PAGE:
Grace Lee Boggs, the 97-year-old feminist, activist, and philosopher, was born in the United Stated in 1915 to Chinese immigrant parents. Boggs earned her PhD in 1940; these credentials were no shield against discrimination based on her Chinese ancestry. When Boggs married African American activist James Boggs, over a decade before the Supreme Court of the United States invalidated laws prohibiting interracial marriage, she made the choice to add his name to her own. Their marriage would last until James Boggs’ death 40 years later.
In observing debates around the politics of naming, especially when it comes to gender, I often think of Boggs. Someone who knows little of her life and politics, or of intersectionality, might judge Boggs’ last name as an acceptance of a patriarchal naming tradition that privileges men. But is it?
The argument could also be made that by adding the last name of her black husband to her own Chinese name Boggs was putting into personal action the political solidarity between people of color traditionally pitted against one another by white supremacy. Perhaps her acceptance of the name was even a revolutionary act that flew in the face of the laws of a country that said race must determine whom you choose to love?
Or maybe, in 1953, a deeply political Chinese American woman marrying a black man simply had bigger fish to fry than worrying about her last name? Of course, these arguments are just as much speculation as the first. Still, I’d argue it is Boggs’ life-long record as a thought leader in the labor, civil rights, women’s rights, and environmental justice movements that actually defines her identity.
Boggs put into action hooks’ concept of ideas over identity long before the rest of us even started talking about it. That’s an example that could do us all some good."
This collaboration has been a minute in the works but, considering the cumulative—and sometimes contentious—conversations we have about the subject on the main website, we at the R couldn’t think of a more appropriate film to co-promote with Maysles Cinema.
A summary of The Loving Story, from the Maysles Institute’s website:
This Oscar-shortlisted film is the definitive account of the landmark 1967 Supreme Court decision that legalized interracial marriage: Loving v. Virginia. Married in Washington, D.C. on June 2, 1958, Richard Loving and Mildred Jeter returned home to Virginia where their marriage was declared illegal—he was white, and she was black and Native American. Hope Ryden’s luminous, newly discovered home movie footage of the Lovings and their feisty young lawyers and rare photography by Grey Villet are stitched together in the debut feature by Full Frame Documentary Film Festival founder Nancy Buirski in a film that takes viewers behind the scenes of a pair of unlikely civil rights pioneers and their real-life love story.
The R’s Associate Editor Andrea Plaid will moderate the post-showing discussion this Sunday, December 16. The movie starts at 7:30PM, and the chat will start about 8:45PM.
Check out the R’s main site for what the critics are saying and the chance to win two free tickets to Sunday’s showing and discussion, and check here for more info. See you Sunday!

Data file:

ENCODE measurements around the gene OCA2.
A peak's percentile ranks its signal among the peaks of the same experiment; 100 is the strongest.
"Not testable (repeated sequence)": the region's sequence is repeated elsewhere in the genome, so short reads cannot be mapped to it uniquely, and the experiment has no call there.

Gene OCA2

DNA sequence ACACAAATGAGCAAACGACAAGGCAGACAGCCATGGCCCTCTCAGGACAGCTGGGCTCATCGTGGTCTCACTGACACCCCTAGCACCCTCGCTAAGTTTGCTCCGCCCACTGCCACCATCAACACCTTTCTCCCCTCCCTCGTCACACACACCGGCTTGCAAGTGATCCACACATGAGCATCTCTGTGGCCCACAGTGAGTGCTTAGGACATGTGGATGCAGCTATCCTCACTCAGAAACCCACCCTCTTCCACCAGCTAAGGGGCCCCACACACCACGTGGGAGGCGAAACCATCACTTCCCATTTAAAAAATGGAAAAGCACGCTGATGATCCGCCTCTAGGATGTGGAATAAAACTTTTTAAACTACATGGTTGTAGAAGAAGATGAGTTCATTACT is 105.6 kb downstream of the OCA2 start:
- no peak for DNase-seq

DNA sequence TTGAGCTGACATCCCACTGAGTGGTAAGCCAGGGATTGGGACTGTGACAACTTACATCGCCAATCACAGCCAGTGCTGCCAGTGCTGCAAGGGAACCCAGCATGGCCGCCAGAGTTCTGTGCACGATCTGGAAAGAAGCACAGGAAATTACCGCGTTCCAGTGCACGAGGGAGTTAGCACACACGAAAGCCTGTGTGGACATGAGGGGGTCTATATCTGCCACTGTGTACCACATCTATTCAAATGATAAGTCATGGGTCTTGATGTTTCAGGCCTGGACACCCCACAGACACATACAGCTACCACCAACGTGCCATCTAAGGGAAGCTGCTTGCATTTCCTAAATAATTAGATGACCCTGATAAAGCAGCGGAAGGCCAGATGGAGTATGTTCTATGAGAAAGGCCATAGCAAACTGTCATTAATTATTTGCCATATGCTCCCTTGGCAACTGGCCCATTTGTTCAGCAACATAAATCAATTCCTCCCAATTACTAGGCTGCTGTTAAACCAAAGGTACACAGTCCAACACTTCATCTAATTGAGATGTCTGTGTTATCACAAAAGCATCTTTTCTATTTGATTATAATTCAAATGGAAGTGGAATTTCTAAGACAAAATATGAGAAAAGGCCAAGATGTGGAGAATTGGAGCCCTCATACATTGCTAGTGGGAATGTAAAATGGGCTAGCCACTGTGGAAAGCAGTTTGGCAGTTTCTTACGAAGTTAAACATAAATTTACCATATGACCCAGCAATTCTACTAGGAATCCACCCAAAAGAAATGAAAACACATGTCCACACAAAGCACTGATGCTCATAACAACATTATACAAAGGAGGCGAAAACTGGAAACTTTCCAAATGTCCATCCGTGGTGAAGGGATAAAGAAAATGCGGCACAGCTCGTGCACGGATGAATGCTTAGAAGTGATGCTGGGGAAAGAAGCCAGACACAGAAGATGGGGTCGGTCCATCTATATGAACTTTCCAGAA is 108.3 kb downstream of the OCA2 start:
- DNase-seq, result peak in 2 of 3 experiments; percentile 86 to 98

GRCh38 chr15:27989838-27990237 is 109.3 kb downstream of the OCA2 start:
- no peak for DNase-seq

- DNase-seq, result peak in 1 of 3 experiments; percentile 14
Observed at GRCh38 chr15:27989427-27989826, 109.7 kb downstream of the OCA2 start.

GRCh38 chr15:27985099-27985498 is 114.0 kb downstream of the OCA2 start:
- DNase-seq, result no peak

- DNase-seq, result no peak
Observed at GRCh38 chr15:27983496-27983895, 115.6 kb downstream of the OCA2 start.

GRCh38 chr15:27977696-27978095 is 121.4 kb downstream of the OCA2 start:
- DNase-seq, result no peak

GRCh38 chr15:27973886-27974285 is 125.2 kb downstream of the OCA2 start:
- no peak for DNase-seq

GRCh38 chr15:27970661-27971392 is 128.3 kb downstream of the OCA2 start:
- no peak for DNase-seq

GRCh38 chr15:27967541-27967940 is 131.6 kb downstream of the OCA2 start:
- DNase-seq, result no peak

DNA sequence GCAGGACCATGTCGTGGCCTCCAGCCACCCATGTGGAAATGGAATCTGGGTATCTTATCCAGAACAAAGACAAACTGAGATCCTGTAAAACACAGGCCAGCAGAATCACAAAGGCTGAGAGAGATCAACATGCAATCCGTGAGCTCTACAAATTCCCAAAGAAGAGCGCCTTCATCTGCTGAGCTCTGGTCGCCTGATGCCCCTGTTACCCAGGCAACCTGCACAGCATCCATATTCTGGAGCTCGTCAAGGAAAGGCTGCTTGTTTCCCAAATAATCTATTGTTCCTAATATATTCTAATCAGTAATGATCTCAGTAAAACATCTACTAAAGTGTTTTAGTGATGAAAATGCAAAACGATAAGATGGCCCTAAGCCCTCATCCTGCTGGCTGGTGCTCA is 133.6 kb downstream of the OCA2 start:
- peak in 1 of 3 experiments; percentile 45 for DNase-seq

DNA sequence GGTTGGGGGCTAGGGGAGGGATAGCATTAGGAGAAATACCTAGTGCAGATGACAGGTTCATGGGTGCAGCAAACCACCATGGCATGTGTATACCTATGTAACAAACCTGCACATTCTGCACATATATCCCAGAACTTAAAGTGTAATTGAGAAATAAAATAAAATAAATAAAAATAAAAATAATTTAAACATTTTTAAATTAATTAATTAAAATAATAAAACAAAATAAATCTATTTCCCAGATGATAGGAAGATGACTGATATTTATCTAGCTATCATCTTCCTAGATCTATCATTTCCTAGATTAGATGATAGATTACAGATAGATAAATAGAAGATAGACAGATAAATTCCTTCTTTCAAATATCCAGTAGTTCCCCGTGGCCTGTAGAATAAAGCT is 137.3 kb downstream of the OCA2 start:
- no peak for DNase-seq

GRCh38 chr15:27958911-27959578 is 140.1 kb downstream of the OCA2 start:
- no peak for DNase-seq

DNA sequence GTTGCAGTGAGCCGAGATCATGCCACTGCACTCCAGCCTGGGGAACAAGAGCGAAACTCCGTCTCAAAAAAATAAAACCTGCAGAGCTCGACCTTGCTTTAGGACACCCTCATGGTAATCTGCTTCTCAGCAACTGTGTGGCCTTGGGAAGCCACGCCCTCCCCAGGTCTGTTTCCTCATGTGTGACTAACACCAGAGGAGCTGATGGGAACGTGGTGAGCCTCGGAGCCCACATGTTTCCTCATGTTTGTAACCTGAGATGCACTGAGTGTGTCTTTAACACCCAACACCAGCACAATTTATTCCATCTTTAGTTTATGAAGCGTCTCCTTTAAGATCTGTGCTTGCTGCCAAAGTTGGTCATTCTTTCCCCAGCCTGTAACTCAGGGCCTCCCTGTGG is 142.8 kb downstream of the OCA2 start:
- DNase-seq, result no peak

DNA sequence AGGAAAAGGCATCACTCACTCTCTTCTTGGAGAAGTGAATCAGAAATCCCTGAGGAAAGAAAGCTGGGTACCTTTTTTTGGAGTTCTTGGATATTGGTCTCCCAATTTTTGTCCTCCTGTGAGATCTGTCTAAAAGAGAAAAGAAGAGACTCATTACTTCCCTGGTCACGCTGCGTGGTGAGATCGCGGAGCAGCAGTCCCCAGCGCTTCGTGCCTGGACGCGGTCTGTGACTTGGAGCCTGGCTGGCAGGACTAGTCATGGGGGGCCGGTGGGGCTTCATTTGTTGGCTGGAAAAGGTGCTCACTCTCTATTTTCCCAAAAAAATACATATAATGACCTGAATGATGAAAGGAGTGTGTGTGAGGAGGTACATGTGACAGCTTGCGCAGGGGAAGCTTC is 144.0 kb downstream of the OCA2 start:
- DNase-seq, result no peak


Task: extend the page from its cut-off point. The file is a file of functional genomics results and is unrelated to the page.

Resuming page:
Well-timed and well crafted in equal measures, The Loving Story is a thoughtful, terrifically intimate account of the case that dismantled this country’s anti-miscegenation laws 100 years after the abolition of slavery. The story of Virginia couple Mildred and Richard Loving’s efforts to live and love each other freely captures a critical moment in a civil rights movement whose most recent strides—for same-sex marriage—are just a few weeks old. First-time director Nancy Buirski’s focus on the constitutional tangles that brought Loving v. Virginia before the Supreme Court in 1967 also complementLincoln’s warm, wonky embrace of the democratic procedural. A wealth of archival footage gives The Loving Story an oddly modern quality.
—Michelle Orange, “The Loving Story,” 12/5/12
Maysles Cinema is pleased to be the theater to premiere Nancy Buirski’s documentary. The movie runs from now until Sunday, 12/16.
Those who will attend tomorrow’s showing will get the extra treat of talking with Buirski after the film. For more details, check here.
Arrianna: Also, the dynamic of Fitz telling Olivia that she was not his Sally Hemings was … interesting. It’ll take more thought for me to unpack that.
T.F.: Yea, it’s not really his call to make, is it? I’m also intrigued that Shonda has Olivia be the one to invoke the Hemings reference. To be honest, her throwing Sally Hemings in Fitz’s face was the first time I found their romance remotely interesting.
Anyway, I’m not sure who we’re supposed to side with in Fitz and Liv’s exchange. Having the heroine of the show raise the issue invites viewers to identify with her to some degree, but I think we’re also meant to see Fitz’s side of things as well — that he’s in this untenable position of having found the love of his life, but being unable to act on it in any honorable way, and apparently also unable to not act on it.
Which personally I think is a load of crap. Sure, he’s in a tough position as president, but there’s very little about Fitz/Liv’s relationship that says “great love” to me. It may very well be that they can’t stay away from each other, but that isn’t necessarily love. More like toxic and codependent."
— I couldn’t quite figure out why I raised my eyebrow at Shonda Rimes’ dropping the Sally Hemmings-Thomas Jefferson reference on Scandal. Check out T.F. Charlton’s and Arrianna Conerly Coleman’s take on the rather questionable exchange between the show’s Olivia Pope and President Fitz Grant on the R today.